Hyperpigmentation of the skin refers to a dermatological condition which alters the color of the skin, making it discolored or darkened. The treatments for hyperpigmentation disorders often take very long to show results and have poor patient compliance. The first-line treatment for hyperpigmentation involves topical formulations of conventional agents such as hydroquinone, kojic acid, and glycolic acid followed by oral formulations of therapeutic agents such as tranexamic acid, melatonin, and cysteamine hydrochloride. The second-line approaches include chemical peels and laser therapy given under the observation of expert professionals. However, these therapies pose certain limitations and adverse effects such as erythema, skin peeling, and drying and require long treatment duration to show visible effects. These shortcomings of the conventional treatments provided scope for further research on newer alternatives for managing hyperpigmentation. Some of these therapies include novel formulations such as solid lipid nanocarriers, liposomes, phytochemicals, platelet-rich plasma, microneedling. This review focuses on elaborating on several hyperpigmentation disorders and their mechanisms, the current, novel and emerging treatment options for management of hyperpigmentation.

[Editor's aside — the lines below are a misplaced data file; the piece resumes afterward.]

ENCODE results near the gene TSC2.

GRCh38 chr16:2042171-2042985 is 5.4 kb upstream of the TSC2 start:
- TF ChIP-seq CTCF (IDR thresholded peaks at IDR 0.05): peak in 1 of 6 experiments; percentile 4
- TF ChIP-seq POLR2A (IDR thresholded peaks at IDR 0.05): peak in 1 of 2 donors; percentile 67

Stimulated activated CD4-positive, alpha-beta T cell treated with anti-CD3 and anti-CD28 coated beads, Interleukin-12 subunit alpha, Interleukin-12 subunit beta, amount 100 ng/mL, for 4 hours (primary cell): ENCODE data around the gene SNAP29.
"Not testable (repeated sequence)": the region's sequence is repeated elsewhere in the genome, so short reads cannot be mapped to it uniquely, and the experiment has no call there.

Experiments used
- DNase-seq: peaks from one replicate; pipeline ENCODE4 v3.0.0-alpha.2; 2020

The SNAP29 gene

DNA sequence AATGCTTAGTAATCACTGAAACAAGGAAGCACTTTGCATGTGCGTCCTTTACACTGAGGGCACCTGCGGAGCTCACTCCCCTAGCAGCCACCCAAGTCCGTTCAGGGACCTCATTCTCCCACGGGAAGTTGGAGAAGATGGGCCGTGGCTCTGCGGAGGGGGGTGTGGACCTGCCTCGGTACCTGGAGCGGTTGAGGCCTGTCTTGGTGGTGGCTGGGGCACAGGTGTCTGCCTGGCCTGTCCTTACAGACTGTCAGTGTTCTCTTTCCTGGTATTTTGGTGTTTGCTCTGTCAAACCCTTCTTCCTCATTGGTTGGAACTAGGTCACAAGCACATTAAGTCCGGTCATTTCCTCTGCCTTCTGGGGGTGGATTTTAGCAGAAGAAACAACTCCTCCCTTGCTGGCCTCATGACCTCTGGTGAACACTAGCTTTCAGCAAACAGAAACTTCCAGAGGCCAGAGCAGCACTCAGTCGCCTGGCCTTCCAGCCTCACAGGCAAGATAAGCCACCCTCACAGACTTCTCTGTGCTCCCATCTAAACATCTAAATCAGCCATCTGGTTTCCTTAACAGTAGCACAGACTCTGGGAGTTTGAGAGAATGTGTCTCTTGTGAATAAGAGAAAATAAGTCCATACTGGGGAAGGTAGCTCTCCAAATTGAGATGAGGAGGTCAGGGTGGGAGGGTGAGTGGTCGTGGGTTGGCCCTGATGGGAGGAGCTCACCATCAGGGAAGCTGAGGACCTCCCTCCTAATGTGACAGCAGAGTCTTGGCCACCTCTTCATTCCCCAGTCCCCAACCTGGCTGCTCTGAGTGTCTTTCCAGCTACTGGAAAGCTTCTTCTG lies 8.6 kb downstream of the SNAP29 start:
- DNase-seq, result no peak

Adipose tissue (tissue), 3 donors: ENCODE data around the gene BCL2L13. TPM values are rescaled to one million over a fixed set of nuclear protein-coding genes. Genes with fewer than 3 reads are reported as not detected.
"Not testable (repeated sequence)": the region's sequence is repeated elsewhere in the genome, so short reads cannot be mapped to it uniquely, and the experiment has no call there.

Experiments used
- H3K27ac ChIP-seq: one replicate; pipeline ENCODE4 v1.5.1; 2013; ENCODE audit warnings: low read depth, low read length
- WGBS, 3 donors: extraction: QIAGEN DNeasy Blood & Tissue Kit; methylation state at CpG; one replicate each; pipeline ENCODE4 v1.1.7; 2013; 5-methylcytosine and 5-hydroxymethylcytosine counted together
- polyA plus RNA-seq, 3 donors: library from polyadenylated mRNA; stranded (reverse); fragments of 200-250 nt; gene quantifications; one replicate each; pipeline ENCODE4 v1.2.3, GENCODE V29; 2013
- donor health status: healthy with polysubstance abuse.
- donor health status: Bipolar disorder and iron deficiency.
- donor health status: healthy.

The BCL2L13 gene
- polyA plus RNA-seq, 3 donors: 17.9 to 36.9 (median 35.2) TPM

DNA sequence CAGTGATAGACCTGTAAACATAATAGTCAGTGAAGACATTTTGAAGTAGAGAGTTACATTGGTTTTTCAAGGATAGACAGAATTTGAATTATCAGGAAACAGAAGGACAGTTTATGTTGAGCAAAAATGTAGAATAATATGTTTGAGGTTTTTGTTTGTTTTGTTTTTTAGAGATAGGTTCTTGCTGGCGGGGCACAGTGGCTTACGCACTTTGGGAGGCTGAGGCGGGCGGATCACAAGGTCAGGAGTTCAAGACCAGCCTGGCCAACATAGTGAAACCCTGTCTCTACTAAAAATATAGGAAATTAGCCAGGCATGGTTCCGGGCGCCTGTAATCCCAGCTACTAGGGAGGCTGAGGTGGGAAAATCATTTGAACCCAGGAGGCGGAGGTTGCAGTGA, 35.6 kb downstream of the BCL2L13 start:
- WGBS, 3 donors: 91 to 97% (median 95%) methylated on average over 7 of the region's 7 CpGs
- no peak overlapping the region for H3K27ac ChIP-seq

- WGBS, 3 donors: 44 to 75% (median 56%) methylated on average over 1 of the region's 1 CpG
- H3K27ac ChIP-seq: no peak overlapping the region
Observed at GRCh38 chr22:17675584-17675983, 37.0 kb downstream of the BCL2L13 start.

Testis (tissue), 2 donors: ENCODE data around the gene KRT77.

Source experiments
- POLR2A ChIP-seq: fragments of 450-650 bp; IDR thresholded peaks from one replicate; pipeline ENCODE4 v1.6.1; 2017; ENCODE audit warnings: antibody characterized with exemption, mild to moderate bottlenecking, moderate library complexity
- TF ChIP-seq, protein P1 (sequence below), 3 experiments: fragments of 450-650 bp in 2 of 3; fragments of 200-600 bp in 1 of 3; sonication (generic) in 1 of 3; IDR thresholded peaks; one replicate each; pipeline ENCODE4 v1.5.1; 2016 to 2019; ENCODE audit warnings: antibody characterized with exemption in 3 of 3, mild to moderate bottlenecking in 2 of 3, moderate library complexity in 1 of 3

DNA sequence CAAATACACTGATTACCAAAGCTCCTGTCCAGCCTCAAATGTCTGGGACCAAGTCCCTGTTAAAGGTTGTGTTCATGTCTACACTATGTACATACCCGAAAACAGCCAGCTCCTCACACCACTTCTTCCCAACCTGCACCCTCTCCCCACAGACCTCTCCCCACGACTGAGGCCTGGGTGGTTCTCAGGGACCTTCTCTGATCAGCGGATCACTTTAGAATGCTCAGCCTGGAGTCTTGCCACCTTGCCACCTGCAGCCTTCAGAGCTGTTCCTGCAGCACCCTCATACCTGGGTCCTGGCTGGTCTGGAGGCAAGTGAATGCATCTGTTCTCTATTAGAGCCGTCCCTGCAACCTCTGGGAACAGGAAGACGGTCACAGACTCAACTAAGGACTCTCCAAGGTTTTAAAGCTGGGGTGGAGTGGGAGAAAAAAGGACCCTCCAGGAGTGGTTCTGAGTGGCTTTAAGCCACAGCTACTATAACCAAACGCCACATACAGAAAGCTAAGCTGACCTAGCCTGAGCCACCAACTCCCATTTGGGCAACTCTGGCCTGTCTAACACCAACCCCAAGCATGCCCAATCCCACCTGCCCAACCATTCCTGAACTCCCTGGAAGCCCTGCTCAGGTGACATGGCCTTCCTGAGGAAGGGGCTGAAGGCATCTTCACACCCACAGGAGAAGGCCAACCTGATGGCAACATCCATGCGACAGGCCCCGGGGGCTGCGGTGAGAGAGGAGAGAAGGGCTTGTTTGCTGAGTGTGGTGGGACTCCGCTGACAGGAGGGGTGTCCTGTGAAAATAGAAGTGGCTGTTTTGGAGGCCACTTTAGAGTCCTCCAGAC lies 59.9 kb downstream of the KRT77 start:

Keywords: chemical peels; hyperpigmentation; laser therapy; novel therapies; topical formulations.
© 2021 John Wiley & Sons A/S. Published by John Wiley & Sons Ltd.